● glusterd.service - GlusterFS, a clustered file-system server Loaded: loaded (/lib/systemd/system/glusterd.service; enabled; vendor preset: enabled) Active: active (running) since Wed 2020-06-10 10:44:32 +03; 1h 15min ago Docs: man:glusterd(8) Process: 467 ExecStart=/usr/sbin/glusterd -p /run/glusterd.pid --log-level $LOG_LEVEL $GLUSTERD_OPTIONS (code=exited, status=0/SUCCES Main PID: 502 (glusterd) Tasks: 43 (limit: 4033) CGroup: /system.slice/glusterd.service ├─502 /usr/sbin/glusterd -p /run/glusterd.pid --log-level INFO ├─689 /usr/sbin/glusterfsd -s master --volfile-id staging-gfs.master.gluster-brick -p /var/run/gluster/vols/staging-gfs/mast └─771 /usr/sbin/glusterfs -s localhost --volfile-id gluster/glustershd -p /var/run/gluster/glustershd/glustershd.pid -l /var Jun 10 10:44:18 main systemd: Starting GlusterFS, a clustered file-system server... Jun 10 10:44:32 main systemd: Started GlusterFS, a clustered file-system server.
For simplicity, I'll probe all nodes so run the following command:
sudo gluster peer probe main; sudo gluster peer probe worker;
Running the following command on our
main PI should return something like:
sudo gluster pool list should return UUID Hostname State 715ab501-177d-4337-8b9b-e1405ff133c3 worker Connected 0afa69d0-4484-4a6b-b500-d79f8c6eab2d localhost Connected to check the peer status run sudo gluster peer status should return Number of Peers: 1 Hostname: worker Uuid: 715ab501-177d-4337-8b9b-e1405ff133c3 State: Peer in Cluster (Connected)
We are now ready to create the gluster storage directory and volume by running the following commands:
sudo mkdir -p /gluster/brick create a gluster volume across all nodes sudo gluster volume create staging-gfs replica 2 main:/gluster/brick worker:/gluster/brick force Start the volume sudo gluster volume start staging-gfs Check the volume status sudo gluster volume info You will get something like Volume Name: staging-gfs Type: Replicate Volume ID: 7004cb0a-0040-4b62-b4d4-79489c37ef68 Status: Started Snapshot Count: 0 Number of Bricks: 1 x 2 = 2 Transport-type: tcp Bricks: Brick1: master:/gluster/brick Brick2: worker:/gluster/brick Options Reconfigured: performance.client-io-threads: off nfs.disable: on transport.address-family: inet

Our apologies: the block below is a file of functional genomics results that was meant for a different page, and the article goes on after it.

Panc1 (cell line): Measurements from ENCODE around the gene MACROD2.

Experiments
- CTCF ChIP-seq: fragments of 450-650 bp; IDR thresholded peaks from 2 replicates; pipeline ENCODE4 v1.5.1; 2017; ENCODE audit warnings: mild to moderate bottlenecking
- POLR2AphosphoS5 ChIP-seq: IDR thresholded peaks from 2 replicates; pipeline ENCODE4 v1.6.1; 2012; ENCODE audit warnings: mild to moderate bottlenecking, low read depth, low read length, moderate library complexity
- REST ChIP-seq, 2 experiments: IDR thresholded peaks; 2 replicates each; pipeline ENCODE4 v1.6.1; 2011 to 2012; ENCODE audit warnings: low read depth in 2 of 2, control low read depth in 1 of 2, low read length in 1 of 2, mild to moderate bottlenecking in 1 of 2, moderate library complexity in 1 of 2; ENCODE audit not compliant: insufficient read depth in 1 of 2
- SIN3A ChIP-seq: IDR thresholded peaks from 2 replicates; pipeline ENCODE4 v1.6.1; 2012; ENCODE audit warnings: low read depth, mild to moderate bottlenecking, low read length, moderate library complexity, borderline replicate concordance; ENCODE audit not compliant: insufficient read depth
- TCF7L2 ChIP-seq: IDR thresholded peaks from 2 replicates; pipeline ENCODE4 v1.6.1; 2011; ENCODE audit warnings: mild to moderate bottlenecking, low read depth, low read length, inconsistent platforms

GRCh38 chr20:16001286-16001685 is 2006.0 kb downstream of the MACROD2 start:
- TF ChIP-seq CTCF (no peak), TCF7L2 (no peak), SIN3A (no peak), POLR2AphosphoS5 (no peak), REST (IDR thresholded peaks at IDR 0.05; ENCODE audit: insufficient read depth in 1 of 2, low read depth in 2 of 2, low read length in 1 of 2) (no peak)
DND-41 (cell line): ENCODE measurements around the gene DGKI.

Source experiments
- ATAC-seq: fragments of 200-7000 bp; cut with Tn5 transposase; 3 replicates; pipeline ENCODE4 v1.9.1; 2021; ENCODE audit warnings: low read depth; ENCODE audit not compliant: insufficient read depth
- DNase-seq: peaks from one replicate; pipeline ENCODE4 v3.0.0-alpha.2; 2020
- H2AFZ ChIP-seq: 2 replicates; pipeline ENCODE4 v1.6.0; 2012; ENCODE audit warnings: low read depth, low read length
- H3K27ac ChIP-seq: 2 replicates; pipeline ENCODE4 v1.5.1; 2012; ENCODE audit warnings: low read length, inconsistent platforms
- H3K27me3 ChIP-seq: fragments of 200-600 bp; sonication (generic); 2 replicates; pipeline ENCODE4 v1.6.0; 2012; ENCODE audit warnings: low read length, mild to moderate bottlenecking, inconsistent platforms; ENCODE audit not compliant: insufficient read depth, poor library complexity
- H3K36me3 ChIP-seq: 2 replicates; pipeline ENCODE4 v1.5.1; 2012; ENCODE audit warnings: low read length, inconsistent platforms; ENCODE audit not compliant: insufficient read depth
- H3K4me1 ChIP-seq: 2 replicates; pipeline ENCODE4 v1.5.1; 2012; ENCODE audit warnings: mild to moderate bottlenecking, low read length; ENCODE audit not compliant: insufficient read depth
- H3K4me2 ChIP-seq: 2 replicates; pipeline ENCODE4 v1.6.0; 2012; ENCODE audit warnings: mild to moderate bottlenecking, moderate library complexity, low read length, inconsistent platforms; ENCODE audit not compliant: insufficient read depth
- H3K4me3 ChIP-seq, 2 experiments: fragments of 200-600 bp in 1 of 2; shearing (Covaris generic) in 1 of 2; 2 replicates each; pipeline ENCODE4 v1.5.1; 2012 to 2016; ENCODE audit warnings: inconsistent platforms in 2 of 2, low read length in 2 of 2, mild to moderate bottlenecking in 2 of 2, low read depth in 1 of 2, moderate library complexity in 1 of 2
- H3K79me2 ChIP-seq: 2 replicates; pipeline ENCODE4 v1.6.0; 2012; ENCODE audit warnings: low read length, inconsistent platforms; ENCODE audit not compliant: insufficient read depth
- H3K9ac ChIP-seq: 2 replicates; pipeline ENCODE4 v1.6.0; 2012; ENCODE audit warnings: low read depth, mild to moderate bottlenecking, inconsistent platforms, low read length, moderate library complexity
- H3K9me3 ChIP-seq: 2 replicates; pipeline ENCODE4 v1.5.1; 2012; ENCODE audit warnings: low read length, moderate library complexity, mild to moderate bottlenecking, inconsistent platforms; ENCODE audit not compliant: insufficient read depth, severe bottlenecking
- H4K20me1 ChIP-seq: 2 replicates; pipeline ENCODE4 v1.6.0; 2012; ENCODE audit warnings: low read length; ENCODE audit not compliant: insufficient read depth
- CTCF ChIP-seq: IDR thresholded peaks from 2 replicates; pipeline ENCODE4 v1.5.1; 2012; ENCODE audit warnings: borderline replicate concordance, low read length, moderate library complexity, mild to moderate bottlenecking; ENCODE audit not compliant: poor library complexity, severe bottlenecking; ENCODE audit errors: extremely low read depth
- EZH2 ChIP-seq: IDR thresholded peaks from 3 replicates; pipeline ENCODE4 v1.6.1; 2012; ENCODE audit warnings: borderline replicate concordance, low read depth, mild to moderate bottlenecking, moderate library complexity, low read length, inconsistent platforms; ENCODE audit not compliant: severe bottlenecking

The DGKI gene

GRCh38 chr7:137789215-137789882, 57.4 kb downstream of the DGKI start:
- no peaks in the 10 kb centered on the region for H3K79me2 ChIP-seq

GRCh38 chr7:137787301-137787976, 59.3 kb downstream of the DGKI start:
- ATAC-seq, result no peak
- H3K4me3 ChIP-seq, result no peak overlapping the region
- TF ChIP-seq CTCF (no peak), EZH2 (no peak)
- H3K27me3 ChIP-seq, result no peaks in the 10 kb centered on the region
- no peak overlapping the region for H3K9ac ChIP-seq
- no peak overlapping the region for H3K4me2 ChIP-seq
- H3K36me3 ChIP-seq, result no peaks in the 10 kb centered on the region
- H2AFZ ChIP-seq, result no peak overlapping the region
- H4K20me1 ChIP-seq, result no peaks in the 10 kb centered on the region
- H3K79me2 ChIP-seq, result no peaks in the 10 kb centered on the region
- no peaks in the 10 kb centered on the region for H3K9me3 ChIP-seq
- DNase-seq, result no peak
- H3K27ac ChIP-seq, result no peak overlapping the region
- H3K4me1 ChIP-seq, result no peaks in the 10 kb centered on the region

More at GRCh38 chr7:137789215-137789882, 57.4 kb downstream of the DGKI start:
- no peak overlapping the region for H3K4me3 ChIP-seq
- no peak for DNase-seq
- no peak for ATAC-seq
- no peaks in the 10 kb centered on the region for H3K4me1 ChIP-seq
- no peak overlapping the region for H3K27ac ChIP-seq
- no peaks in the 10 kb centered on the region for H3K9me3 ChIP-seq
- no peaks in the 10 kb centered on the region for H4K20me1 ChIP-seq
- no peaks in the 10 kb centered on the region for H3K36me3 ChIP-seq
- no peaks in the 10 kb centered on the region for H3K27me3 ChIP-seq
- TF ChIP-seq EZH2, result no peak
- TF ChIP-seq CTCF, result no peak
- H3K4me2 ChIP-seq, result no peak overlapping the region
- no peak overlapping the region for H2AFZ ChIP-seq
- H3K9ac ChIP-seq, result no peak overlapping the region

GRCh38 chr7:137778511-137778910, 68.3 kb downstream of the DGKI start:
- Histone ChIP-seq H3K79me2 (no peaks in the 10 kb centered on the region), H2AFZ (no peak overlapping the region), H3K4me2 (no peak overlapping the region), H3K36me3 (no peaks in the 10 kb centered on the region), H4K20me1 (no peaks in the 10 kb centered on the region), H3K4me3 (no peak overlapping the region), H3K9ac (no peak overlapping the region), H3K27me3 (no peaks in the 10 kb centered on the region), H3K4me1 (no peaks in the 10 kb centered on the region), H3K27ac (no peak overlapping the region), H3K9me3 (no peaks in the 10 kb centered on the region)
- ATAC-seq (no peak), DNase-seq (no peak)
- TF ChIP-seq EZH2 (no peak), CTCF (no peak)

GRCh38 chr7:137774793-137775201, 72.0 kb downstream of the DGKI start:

If you have more than two nodes, the number of replica should reflect to the number or your nodes so if for example you have five nodes the volume command should be something like
sudo gluster volume create staging-gfs replica 5 main:/gluster/brick worker1:/gluster/brick worker2:/gluster/brick worker3:/gluster/brick worker4:/gluster/brick force
Now we need to specify a place where we should mount the gluster volume to, I prefer not to use
/mnt directly instead creating a directory inside
shared, as from my experience whenever you restart your node gluster won't be able to mount it and your cluster will fail to work.
So we run the following commands:
sudo mkdir -p /mnt/data sudo echo 'localhost:/staging-gfs /mnt/data glusterfs defaults,_netdev,backupvolfile-server=localhost 0 0' >> /etc/fstab sudo mount.glusterfs localhost:/staging-gfs /mnt/data sudo chown -R pi:pi /mnt/data
Let's validate that we have
staging-gfs is listed under our mounted partitions:
run the following command sudo df -h should get something like Filesystem Size Used Avail Use% Mounted on /dev/root 59G 5.6G 51G 11% / devtmpfs 1.7G 0 1.7G 0% /dev tmpfs 1.8G 0 1.8G 0% /dev/shm tmpfs 1.8G 480K 1.8G 1% /run tmpfs 5.0M 4.0K 5.0M 1% /run/lock tmpfs 1.8G 0 1.8G 0% /sys/fs/cgroup /dev/mmcblk0p1 253M 54M 199M 22% /boot localhost:/staging-gfs 59G 6.2G 51G 11% /mnt/data tmpfs 362M 0 362M 0% /run/user/1000
As we can see
localhost:/staging-gfs is mounted on
Just a reminder, all the commands should be run on all your nodes not only the manager.
To validate that everything is working as it should, we create a file in our main node, and it should be listed on our worker directory.
Click here for bigger animated image.